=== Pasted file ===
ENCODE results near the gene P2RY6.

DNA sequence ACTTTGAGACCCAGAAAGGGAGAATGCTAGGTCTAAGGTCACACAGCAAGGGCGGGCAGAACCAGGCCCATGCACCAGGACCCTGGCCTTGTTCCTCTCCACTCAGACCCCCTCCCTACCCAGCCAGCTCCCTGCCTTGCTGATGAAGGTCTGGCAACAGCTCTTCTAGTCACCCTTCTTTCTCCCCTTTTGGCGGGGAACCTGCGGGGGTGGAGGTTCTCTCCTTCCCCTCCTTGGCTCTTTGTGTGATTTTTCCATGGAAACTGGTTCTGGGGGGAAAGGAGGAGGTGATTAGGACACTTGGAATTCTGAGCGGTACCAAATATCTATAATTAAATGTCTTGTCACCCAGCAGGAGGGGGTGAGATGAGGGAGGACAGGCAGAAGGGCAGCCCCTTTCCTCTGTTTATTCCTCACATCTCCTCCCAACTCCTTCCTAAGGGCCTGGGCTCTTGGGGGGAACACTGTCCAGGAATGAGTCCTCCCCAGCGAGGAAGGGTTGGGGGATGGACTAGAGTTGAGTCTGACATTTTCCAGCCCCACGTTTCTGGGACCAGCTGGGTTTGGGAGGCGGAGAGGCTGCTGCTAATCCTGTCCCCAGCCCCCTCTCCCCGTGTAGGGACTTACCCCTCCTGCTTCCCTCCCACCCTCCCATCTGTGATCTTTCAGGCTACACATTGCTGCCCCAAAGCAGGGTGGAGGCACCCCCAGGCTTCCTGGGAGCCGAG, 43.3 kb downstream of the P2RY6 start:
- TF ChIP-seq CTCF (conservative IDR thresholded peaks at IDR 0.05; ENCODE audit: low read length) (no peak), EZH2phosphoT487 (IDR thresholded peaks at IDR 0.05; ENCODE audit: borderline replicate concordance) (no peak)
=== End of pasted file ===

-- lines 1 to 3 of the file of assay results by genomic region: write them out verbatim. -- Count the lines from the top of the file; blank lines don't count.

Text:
ENCODE results near the gene P2RY6.

DNA sequence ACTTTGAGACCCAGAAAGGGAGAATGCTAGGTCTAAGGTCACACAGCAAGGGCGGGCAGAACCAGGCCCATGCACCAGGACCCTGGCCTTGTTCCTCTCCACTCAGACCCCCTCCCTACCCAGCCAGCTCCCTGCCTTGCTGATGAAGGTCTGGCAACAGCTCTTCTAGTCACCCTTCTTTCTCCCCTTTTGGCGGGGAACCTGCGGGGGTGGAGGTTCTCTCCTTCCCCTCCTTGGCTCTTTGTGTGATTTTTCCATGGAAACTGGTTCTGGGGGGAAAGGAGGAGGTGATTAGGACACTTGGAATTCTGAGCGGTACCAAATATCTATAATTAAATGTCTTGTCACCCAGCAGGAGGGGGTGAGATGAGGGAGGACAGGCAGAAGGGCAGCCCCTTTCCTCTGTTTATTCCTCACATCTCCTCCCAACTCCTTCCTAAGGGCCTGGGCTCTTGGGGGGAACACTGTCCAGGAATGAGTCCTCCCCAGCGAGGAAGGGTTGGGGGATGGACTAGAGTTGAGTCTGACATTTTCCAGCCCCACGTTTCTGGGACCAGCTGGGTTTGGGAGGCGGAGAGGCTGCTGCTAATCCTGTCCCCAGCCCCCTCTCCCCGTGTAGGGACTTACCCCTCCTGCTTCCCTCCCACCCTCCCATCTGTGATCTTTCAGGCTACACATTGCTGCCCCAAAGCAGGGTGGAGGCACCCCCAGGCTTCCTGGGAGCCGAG, 43.3 kb downstream of the P2RY6 start:
- TF ChIP-seq CTCF (conservative IDR thresholded peaks at IDR 0.05; ENCODE audit: low read length) (no peak), EZH2phosphoT487 (IDR thresholded peaks at IDR 0.05; ENCODE audit: borderline replicate concordance) (no peak)